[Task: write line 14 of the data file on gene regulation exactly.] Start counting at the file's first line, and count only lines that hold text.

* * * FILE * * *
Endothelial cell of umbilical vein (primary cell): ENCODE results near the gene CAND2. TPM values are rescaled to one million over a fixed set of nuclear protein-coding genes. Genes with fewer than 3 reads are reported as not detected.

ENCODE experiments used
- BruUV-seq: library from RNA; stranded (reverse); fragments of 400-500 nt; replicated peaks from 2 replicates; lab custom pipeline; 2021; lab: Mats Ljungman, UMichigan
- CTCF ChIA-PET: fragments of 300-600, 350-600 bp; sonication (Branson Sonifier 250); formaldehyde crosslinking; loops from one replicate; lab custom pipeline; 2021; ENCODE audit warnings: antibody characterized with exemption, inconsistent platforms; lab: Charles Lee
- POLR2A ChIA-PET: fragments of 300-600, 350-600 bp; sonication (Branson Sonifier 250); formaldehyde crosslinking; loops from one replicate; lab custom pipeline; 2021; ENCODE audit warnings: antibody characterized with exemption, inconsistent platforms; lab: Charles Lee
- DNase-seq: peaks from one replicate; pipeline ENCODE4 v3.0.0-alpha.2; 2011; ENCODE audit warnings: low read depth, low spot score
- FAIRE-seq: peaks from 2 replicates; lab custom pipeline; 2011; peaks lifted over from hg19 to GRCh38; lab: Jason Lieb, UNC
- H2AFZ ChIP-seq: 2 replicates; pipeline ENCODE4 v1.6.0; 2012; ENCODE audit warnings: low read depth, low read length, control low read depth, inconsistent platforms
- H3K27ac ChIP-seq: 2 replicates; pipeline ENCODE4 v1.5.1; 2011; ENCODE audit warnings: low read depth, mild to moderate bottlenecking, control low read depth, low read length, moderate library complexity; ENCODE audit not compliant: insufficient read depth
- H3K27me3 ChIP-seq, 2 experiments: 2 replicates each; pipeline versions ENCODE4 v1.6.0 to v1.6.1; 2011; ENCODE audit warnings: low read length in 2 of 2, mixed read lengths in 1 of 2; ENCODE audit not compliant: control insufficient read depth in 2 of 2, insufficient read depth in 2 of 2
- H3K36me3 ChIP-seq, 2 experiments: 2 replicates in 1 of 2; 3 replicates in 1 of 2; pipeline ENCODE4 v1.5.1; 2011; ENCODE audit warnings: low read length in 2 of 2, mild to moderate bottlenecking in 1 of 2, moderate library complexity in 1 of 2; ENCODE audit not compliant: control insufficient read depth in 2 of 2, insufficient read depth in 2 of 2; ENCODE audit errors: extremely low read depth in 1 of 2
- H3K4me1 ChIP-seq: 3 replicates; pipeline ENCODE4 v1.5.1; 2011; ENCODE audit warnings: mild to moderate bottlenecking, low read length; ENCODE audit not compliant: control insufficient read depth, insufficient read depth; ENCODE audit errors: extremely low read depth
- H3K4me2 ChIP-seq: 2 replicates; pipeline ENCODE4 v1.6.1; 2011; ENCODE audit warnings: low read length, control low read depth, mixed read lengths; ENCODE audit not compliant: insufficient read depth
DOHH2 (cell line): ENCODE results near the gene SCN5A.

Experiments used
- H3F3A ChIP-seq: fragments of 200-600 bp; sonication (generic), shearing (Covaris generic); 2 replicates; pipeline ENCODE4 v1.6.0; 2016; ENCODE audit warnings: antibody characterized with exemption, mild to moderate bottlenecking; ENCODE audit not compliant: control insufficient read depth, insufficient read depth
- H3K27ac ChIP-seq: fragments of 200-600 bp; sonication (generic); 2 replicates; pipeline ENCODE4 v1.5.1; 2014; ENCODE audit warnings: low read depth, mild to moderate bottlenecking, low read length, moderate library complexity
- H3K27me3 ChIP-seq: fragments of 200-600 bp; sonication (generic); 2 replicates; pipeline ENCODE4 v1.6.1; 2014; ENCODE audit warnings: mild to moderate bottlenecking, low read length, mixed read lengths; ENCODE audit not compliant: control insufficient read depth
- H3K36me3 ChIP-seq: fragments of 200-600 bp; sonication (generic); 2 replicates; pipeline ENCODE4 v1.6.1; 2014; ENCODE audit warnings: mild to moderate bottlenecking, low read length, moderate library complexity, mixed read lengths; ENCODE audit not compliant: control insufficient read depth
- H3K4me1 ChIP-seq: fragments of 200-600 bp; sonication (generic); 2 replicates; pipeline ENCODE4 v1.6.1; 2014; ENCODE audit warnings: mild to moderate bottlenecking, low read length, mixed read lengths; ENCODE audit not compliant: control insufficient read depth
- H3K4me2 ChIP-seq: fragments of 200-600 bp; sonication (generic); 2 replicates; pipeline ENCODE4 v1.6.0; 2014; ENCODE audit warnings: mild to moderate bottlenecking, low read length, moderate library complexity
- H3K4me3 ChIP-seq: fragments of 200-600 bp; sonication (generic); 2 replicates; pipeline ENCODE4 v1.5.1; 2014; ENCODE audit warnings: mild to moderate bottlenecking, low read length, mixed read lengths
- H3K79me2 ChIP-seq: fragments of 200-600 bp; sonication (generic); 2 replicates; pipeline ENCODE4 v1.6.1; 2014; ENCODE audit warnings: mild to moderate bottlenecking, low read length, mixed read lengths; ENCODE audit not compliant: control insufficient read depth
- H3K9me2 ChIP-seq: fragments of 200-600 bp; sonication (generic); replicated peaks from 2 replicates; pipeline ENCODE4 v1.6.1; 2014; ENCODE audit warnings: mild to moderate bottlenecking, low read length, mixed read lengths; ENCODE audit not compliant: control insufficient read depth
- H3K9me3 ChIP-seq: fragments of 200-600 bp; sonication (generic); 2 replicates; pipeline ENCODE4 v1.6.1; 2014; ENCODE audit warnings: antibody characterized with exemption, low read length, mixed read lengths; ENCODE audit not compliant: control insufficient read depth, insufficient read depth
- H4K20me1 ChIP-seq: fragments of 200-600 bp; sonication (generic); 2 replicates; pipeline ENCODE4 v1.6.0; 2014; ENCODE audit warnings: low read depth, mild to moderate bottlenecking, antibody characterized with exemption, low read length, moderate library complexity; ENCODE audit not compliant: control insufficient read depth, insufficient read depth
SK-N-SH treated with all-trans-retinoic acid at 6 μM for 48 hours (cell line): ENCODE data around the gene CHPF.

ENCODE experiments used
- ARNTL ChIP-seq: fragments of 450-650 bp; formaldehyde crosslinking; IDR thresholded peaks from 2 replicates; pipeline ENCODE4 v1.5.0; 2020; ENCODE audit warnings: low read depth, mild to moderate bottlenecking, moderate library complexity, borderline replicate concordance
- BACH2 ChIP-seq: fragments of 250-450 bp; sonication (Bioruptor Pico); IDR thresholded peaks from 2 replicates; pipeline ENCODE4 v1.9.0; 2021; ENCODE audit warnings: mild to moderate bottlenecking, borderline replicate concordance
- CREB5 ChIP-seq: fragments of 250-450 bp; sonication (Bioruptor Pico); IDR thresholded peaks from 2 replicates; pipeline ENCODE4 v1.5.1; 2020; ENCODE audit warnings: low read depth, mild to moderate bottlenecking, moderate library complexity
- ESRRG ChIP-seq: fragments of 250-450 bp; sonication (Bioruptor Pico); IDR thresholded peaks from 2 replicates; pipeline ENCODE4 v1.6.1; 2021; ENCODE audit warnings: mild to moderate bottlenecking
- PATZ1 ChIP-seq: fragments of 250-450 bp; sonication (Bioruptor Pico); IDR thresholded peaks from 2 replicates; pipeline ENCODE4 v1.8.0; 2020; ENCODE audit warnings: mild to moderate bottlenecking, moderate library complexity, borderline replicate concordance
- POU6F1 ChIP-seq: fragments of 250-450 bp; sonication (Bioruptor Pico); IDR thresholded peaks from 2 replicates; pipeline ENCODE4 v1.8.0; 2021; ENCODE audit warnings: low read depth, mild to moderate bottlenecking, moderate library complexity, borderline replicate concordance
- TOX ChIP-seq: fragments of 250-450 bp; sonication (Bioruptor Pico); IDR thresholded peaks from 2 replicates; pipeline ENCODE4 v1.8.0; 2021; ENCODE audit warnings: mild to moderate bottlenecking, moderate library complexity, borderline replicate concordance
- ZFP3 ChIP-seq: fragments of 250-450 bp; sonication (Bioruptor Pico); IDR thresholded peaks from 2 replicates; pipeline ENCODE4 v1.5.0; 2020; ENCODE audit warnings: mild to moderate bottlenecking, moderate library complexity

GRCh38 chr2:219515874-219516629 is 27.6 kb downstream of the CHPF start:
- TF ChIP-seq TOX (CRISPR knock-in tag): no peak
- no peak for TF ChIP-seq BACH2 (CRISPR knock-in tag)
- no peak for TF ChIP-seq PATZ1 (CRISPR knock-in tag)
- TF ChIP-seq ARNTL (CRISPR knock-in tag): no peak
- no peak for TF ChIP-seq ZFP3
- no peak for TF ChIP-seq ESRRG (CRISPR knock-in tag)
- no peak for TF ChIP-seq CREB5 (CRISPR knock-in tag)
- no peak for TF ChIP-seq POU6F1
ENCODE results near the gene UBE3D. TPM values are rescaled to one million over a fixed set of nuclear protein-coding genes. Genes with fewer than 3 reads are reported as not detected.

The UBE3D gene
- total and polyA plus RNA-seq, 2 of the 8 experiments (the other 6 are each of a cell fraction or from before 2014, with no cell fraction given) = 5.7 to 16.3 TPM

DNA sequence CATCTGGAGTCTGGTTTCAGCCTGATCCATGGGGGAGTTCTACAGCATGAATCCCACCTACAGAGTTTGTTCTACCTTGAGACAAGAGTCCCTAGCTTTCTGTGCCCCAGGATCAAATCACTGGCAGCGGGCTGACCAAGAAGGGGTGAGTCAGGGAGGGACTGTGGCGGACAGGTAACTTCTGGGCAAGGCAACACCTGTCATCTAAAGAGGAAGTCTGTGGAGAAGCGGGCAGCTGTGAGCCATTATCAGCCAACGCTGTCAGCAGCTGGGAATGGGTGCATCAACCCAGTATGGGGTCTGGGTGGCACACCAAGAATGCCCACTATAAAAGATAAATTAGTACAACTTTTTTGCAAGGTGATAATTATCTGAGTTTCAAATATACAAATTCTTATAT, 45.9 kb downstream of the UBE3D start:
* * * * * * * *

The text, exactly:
DOHH2 (cell line): ENCODE results near the gene SCN5A.